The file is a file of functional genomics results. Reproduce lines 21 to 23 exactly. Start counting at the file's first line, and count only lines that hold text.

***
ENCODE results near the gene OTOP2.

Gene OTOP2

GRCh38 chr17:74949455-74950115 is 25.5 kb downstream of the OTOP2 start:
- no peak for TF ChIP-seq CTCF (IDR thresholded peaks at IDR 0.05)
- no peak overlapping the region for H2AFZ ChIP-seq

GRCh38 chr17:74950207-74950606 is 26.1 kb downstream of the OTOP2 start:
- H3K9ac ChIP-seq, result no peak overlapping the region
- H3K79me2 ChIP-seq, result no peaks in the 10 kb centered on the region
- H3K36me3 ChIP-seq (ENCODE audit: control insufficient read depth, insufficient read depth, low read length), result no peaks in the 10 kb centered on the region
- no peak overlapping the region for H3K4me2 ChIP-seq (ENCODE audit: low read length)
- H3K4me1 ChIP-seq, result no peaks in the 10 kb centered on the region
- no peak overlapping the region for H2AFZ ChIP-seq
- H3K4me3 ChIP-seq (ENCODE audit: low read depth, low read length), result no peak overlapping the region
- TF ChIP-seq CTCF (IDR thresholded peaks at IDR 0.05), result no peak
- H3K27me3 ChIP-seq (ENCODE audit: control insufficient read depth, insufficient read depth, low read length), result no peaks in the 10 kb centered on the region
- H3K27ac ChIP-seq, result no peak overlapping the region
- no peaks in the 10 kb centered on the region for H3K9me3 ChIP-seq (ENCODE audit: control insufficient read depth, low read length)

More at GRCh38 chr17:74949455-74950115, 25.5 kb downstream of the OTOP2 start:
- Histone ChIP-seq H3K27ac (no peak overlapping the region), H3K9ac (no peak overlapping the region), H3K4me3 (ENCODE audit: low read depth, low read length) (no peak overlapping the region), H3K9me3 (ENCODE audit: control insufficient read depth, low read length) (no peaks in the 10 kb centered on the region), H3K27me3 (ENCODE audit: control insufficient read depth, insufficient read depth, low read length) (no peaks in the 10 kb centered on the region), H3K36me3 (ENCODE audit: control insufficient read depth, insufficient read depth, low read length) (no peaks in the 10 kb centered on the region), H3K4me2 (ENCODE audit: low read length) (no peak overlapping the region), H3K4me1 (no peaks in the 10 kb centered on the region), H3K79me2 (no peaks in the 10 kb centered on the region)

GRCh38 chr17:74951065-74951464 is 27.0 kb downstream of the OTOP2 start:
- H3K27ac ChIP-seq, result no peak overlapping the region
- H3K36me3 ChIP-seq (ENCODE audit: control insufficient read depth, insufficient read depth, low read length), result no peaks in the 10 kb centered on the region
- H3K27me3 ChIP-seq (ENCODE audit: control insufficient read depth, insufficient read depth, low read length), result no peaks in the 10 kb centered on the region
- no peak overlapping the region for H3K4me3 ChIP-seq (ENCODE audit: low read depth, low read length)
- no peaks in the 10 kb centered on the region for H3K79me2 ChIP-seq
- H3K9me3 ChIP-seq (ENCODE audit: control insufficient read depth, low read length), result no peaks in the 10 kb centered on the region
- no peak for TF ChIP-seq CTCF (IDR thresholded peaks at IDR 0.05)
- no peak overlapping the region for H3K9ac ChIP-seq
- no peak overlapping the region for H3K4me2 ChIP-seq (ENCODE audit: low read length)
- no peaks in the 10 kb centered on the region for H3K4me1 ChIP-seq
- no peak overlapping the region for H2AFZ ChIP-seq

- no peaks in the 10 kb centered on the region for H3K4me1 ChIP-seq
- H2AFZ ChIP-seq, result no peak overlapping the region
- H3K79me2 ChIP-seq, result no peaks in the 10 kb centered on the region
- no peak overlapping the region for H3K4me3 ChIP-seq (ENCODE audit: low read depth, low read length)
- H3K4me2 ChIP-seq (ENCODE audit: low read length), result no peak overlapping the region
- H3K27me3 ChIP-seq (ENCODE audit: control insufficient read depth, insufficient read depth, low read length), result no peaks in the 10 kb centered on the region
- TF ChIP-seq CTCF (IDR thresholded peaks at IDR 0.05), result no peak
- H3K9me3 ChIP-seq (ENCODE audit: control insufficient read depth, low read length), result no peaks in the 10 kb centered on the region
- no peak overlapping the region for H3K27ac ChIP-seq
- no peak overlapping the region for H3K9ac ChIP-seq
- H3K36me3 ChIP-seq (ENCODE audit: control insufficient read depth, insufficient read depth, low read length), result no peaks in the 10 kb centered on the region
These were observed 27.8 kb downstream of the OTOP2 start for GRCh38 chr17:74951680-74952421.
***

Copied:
- H3K27ac ChIP-seq, result no peak overlapping the region
- H3K36me3 ChIP-seq (ENCODE audit: control insufficient read depth, insufficient read depth, low read length), result no peaks in the 10 kb centered on the region
- H3K27me3 ChIP-seq (ENCODE audit: control insufficient read depth, insufficient read depth, low read length), result no peaks in the 10 kb centered on the region